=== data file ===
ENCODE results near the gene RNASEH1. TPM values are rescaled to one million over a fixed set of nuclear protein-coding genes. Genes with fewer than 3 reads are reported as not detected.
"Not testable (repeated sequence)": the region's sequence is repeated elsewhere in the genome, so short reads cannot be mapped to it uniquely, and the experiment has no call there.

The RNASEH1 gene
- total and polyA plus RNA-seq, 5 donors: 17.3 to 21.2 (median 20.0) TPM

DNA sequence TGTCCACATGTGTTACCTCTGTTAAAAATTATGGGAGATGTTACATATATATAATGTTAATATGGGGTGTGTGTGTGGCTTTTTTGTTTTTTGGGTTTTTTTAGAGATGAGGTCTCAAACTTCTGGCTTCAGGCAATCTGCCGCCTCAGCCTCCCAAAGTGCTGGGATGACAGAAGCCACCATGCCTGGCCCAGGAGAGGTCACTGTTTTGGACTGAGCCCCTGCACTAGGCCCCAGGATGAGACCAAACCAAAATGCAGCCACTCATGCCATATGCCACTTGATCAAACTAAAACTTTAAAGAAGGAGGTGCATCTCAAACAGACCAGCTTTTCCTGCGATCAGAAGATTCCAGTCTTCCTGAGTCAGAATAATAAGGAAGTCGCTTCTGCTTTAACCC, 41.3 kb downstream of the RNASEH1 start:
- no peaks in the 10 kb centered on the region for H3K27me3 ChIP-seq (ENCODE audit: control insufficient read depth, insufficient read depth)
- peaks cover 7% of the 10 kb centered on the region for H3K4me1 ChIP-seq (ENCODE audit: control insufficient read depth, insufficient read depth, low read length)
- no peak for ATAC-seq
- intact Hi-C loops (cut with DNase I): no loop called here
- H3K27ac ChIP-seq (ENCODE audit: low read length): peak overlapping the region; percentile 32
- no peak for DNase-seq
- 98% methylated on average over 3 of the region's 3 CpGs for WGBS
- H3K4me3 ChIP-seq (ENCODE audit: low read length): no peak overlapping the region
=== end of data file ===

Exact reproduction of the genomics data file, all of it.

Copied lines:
ENCODE results near the gene RNASEH1. TPM values are rescaled to one million over a fixed set of nuclear protein-coding genes. Genes with fewer than 3 reads are reported as not detected.
"Not testable (repeated sequence)": the region's sequence is repeated elsewhere in the genome, so short reads cannot be mapped to it uniquely, and the experiment has no call there.

The RNASEH1 gene
- total and polyA plus RNA-seq, 5 donors: 17.3 to 21.2 (median 20.0) TPM

DNA sequence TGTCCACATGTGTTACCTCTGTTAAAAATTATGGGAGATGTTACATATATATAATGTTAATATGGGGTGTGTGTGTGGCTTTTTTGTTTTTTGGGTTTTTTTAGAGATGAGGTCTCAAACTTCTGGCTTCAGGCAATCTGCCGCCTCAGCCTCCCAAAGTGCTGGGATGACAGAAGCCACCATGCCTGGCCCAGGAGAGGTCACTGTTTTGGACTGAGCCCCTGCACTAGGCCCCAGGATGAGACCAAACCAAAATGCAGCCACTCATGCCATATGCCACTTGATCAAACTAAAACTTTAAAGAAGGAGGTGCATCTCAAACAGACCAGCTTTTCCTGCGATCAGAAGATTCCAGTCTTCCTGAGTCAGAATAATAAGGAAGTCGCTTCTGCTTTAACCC, 41.3 kb downstream of the RNASEH1 start:
- no peaks in the 10 kb centered on the region for H3K27me3 ChIP-seq (ENCODE audit: control insufficient read depth, insufficient read depth)
- peaks cover 7% of the 10 kb centered on the region for H3K4me1 ChIP-seq (ENCODE audit: control insufficient read depth, insufficient read depth, low read length)
- no peak for ATAC-seq
- intact Hi-C loops (cut with DNase I): no loop called here
- H3K27ac ChIP-seq (ENCODE audit: low read length): peak overlapping the region; percentile 32
- no peak for DNase-seq
- 98% methylated on average over 3 of the region's 3 CpGs for WGBS
- H3K4me3 ChIP-seq (ENCODE audit: low read length): no peak overlapping the region